And now, I bake.  We’re going to celebrate Cee’s birthday with my side of the family tomorrow.  I’m enjoying the comfort of a recipe.  Do x, y, and z– end up with a cake.  Follow the rules, and things turn out all right.

But it’s not all right.  Cee’s getting rollerskates.  There’s a cake in the oven, the kids are watching a movie, and Cee can’t walk.  Tomorrow– she will unwrap rollerskates at her birthday party.  They are the only thing she asked for this year.  She’ll get other things for her 8th birthday that she’ll use and love, but the one thing she wanted more than anything else– at this point is just a cruel joke.

She could start improving tomorrow.  David just gave her her methotrexate shot today and increased the dose.  We’ve been militant about using peppermint essential oil during the injection, and that seems to help Cee’s nausea.  For all my ribbing about essential oils, they do have their place.  But there’s not enough frankincense essential oil in the world to take away all Cee’s pain.  Maybe the methotrexate will start helping by tomorrow.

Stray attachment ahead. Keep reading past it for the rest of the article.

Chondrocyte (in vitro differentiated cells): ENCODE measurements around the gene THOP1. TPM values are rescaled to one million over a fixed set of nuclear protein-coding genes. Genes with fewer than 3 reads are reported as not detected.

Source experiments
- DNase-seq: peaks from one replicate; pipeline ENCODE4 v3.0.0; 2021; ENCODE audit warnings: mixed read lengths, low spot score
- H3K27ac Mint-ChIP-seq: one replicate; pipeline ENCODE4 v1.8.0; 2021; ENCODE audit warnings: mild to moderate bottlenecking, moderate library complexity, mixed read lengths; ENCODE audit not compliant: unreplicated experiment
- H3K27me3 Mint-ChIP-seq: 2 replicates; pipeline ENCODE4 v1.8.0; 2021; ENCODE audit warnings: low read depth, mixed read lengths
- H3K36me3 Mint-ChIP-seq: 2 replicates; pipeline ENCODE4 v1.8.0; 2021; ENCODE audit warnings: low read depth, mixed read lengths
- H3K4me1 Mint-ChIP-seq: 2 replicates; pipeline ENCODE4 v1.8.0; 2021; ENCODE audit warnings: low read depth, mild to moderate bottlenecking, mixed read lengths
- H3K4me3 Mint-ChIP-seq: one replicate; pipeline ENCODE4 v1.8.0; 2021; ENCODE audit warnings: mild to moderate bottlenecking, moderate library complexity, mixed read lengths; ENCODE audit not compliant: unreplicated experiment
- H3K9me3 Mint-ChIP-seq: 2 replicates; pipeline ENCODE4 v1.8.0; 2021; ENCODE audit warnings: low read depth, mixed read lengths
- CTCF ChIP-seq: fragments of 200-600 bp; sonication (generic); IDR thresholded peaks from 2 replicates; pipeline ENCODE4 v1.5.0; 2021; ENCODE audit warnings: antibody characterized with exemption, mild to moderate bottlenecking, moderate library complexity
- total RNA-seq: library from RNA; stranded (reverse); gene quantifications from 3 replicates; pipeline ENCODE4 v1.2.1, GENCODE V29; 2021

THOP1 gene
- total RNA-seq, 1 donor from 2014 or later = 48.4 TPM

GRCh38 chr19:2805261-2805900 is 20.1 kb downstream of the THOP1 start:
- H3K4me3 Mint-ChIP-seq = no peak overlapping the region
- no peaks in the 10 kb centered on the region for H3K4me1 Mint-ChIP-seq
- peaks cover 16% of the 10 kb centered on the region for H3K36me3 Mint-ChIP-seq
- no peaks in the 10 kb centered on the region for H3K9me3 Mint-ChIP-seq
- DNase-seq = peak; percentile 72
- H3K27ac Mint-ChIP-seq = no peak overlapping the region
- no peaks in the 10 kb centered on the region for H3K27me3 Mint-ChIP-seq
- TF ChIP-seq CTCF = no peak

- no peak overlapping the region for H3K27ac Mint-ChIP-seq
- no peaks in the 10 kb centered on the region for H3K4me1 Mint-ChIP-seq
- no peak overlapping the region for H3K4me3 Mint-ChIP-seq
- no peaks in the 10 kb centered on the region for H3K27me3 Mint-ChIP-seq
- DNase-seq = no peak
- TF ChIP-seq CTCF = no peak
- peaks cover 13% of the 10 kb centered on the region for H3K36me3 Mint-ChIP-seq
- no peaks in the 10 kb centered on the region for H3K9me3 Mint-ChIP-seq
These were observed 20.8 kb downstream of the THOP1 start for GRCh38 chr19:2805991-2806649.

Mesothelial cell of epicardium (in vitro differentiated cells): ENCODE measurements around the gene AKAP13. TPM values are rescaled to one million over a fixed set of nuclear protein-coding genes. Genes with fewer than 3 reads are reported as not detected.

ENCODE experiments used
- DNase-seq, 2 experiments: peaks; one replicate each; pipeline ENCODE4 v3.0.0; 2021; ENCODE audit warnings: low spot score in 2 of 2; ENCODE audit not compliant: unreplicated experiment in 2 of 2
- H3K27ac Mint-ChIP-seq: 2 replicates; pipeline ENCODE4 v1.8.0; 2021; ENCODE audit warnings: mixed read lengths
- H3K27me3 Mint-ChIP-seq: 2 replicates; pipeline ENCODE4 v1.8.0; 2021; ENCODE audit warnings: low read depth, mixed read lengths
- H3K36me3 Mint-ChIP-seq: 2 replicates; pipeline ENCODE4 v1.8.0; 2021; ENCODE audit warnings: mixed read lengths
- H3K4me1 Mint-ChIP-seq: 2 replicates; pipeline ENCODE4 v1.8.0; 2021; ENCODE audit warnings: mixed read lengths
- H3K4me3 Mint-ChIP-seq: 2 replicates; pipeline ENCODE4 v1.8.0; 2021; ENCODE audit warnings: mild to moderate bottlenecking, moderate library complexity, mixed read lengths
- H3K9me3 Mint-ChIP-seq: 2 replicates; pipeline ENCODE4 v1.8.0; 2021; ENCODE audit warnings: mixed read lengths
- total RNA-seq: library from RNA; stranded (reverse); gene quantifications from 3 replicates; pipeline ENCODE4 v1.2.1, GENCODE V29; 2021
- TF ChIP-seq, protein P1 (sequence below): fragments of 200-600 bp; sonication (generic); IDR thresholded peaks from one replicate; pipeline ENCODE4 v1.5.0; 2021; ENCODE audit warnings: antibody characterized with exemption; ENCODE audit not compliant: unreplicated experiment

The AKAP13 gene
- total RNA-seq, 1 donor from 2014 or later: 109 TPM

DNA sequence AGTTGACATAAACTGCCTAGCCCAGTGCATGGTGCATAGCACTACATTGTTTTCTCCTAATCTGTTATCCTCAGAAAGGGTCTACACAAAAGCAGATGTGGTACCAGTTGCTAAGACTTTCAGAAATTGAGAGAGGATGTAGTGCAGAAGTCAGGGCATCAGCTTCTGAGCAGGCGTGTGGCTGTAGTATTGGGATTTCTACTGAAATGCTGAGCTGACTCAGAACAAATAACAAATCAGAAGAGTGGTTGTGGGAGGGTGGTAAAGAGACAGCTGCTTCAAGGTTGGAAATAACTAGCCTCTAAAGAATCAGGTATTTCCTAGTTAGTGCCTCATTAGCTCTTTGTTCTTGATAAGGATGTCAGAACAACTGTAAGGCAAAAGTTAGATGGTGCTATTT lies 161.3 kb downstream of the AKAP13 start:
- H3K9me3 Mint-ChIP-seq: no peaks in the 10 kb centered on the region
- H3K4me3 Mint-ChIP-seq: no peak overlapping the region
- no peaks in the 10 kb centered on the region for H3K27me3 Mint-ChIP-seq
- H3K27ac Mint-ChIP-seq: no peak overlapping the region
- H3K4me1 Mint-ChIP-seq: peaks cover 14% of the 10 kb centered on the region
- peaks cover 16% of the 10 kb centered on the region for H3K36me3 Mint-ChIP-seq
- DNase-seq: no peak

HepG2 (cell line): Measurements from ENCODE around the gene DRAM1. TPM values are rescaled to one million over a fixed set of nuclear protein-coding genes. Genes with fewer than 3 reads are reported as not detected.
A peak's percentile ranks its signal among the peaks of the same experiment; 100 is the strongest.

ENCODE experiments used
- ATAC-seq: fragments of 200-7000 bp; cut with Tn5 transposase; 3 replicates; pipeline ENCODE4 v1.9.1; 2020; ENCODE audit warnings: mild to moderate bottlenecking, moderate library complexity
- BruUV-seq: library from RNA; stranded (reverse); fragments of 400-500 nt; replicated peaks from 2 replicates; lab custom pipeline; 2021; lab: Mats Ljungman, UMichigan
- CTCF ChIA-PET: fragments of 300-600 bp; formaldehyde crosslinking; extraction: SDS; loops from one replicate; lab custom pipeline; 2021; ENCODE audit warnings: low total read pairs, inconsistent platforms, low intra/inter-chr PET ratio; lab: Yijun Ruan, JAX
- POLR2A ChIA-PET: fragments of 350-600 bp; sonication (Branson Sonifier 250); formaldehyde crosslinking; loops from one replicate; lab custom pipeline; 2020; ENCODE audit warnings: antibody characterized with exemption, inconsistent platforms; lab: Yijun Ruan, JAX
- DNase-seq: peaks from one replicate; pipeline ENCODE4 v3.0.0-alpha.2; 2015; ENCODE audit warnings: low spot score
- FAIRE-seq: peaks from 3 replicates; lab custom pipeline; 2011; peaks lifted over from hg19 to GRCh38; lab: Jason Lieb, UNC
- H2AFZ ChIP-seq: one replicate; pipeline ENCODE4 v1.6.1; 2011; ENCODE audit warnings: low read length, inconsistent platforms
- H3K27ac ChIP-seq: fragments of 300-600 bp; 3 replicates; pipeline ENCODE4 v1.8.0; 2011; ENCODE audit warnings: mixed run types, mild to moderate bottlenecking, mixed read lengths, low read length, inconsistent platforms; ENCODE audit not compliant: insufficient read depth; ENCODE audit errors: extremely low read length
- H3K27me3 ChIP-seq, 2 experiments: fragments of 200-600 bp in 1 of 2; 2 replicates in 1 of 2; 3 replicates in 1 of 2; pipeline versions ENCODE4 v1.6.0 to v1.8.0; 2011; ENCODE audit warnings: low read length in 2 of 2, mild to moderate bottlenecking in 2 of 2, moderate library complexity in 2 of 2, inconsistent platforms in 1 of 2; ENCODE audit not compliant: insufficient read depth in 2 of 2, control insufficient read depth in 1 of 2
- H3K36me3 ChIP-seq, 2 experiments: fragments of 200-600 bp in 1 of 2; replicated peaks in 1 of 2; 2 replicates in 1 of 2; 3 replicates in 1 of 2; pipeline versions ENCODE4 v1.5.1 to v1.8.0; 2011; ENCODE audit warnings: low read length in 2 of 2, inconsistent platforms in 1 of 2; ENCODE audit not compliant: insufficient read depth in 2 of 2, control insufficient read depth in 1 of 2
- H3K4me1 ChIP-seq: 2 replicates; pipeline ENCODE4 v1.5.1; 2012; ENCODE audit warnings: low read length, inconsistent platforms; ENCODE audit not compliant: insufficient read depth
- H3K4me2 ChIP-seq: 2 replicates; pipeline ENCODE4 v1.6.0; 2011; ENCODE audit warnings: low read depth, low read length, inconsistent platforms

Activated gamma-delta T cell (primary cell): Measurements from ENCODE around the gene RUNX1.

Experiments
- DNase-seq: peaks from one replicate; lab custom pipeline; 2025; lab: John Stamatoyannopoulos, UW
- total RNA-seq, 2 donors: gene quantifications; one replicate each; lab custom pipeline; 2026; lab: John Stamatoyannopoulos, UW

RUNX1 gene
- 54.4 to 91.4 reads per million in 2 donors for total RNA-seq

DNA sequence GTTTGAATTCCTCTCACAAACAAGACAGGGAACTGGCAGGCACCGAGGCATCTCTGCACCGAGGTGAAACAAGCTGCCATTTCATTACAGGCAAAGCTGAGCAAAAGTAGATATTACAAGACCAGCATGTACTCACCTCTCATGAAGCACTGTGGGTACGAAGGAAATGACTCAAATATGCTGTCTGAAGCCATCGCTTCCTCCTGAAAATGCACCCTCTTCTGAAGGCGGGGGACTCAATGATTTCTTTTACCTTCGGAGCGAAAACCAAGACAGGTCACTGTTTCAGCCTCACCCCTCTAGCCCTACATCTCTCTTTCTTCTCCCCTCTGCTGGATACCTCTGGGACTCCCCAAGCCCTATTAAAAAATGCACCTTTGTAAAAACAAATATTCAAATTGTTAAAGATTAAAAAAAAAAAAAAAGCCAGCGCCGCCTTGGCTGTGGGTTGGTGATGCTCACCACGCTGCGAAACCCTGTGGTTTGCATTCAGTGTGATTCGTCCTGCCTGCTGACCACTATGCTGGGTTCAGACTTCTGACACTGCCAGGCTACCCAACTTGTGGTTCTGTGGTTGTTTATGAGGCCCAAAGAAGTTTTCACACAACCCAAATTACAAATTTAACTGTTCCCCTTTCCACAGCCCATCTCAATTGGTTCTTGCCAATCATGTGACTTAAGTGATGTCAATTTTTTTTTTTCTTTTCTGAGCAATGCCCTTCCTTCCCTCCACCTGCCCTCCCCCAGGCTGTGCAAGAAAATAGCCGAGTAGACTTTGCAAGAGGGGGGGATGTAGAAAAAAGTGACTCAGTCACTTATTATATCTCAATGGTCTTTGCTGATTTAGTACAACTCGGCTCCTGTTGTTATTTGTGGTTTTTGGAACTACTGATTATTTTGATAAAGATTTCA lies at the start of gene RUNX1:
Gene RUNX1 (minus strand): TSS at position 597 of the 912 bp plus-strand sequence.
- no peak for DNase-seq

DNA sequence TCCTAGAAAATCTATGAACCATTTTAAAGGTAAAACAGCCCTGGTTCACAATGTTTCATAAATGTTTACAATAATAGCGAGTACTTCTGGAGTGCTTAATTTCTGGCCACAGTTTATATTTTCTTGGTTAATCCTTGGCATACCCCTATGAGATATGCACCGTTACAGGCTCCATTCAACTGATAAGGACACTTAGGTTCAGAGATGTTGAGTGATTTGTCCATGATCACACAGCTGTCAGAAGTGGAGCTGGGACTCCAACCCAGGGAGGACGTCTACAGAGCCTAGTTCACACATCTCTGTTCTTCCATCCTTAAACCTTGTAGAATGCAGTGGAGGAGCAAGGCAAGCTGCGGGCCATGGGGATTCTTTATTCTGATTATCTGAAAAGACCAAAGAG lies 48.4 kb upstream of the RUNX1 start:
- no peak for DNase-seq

What does this have to do with happiness?  So many things.

-Sometimes we become completely consumed by the one thing we think will make us happy.  Just like Moe and his pining for a wheelchair of his own, we pass over opportunities for happiness because we’re focused on what we don’t have.

-Doing something is always better than doing nothing.  Service is vehicle for double-happiness, both for the giver and receiver. The pink cushions are only one example of the little ways people have helped bear the burden of our cross.   Every single gesture has been much appreciated.  A kind act is never too big, small, early, or late.

-I can’t control what happens, but I can control how I react.  I wish I could have stuffed a sock in Moe’s mouth.  But I didn’t.  This is worth 1,000,000 Mom Points.   Cha ching.


Thank you for following us on our journey, and for your prayers.


The Happiness Series
Day 1:  The Evolution of an Idea
Day 2:  In a Cave
Day 3:  The Pursuit
Day 4:  Peanuts Gang Style
Day 5: A Beautiful Death
Day 6/7:  Like a Moody Teenager